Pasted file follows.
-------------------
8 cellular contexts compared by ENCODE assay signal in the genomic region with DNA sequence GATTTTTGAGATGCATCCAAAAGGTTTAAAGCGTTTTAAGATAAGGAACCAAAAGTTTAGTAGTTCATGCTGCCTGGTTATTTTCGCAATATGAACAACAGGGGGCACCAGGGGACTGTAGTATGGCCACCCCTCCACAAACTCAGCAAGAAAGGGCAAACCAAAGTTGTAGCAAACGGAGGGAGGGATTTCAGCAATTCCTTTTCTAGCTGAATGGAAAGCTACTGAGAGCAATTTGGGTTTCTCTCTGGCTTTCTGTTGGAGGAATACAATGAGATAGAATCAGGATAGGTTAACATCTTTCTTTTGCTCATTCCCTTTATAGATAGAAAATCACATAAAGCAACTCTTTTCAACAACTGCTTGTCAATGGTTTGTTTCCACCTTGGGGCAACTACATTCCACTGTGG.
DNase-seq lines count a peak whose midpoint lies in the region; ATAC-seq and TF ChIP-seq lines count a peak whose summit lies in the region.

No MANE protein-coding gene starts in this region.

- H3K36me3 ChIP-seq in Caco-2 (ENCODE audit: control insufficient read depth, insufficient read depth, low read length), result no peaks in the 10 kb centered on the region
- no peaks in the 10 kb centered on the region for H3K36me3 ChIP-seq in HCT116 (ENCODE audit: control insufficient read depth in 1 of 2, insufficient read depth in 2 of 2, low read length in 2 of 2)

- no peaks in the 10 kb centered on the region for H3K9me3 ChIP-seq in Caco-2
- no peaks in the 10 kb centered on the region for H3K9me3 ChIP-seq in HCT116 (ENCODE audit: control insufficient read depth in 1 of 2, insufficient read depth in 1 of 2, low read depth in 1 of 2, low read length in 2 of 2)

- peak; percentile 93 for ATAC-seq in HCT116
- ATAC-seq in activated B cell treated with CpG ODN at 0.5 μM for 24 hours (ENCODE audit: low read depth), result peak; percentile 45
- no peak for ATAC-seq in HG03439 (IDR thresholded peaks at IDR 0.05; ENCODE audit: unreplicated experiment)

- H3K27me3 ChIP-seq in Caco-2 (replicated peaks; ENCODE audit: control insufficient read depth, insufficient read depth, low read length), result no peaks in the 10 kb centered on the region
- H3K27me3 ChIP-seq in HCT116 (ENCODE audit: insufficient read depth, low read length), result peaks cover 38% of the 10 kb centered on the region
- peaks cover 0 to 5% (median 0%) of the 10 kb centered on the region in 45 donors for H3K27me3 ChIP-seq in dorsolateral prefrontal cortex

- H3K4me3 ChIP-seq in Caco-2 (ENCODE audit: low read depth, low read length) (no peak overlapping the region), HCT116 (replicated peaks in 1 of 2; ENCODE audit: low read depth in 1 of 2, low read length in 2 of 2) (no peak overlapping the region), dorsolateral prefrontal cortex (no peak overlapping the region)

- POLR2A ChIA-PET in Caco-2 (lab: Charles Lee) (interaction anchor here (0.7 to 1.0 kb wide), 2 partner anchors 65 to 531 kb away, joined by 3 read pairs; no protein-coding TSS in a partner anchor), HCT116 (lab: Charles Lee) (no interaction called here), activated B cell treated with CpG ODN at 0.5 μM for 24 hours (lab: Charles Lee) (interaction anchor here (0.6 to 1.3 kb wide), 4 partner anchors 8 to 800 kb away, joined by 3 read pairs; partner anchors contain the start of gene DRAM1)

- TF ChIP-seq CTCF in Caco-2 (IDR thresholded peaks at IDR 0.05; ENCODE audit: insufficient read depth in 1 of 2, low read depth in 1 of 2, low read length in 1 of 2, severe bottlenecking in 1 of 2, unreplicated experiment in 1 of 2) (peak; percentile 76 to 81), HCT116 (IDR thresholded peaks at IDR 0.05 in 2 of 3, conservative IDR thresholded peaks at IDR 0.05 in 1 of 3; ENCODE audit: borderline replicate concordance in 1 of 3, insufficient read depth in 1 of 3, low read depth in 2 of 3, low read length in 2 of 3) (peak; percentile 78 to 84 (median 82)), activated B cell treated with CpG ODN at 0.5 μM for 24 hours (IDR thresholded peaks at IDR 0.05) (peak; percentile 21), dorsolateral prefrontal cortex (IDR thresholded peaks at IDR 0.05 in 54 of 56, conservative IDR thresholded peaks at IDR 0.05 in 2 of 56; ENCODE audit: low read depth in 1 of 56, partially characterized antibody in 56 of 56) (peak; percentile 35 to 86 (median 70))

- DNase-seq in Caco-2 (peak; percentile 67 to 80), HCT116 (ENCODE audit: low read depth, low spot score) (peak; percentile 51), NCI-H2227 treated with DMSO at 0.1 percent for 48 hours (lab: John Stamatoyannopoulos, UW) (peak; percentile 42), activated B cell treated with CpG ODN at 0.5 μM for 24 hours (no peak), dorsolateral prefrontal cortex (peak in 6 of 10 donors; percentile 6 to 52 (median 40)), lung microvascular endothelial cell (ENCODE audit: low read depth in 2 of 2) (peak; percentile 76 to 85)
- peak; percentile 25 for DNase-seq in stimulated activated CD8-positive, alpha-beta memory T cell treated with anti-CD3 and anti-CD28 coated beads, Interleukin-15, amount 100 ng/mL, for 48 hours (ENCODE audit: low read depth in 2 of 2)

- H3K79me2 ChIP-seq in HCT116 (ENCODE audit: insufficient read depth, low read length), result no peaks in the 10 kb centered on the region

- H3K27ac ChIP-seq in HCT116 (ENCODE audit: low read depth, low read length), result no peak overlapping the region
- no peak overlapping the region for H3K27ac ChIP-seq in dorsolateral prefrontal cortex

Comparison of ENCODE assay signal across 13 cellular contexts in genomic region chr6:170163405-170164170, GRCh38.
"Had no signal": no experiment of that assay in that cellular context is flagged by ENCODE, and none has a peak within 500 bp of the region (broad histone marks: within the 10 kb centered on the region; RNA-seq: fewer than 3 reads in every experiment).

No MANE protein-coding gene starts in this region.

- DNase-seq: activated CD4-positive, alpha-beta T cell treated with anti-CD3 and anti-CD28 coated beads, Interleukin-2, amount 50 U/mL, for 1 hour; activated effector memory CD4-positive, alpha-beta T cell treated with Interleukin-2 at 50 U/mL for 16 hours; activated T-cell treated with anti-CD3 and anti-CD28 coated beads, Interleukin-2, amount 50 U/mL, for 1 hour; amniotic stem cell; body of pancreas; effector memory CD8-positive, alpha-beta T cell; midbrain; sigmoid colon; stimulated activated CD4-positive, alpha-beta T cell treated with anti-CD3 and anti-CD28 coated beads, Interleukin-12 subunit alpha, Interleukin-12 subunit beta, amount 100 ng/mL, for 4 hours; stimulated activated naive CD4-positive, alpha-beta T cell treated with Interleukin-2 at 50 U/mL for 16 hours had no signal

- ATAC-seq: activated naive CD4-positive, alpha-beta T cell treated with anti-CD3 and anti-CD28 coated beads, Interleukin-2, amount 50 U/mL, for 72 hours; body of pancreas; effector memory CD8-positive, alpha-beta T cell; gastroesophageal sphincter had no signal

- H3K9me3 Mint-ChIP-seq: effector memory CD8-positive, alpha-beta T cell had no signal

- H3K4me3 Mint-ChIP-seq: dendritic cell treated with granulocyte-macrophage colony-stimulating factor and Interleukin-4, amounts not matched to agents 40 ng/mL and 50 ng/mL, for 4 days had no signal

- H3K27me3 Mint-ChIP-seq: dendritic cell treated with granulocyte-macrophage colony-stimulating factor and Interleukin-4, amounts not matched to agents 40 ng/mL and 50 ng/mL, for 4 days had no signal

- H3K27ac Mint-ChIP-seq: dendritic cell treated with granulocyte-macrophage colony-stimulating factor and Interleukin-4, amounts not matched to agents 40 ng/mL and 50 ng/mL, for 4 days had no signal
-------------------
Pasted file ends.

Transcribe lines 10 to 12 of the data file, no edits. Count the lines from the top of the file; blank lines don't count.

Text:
- no peak for ATAC-seq in HG03439 (IDR thresholded peaks at IDR 0.05; ENCODE audit: unreplicated experiment)

- H3K27me3 ChIP-seq in Caco-2 (replicated peaks; ENCODE audit: control insufficient read depth, insufficient read depth, low read length), result no peaks in the 10 kb centered on the region
- H3K27me3 ChIP-seq in HCT116 (ENCODE audit: insufficient read depth, low read length), result peaks cover 38% of the 10 kb centered on the region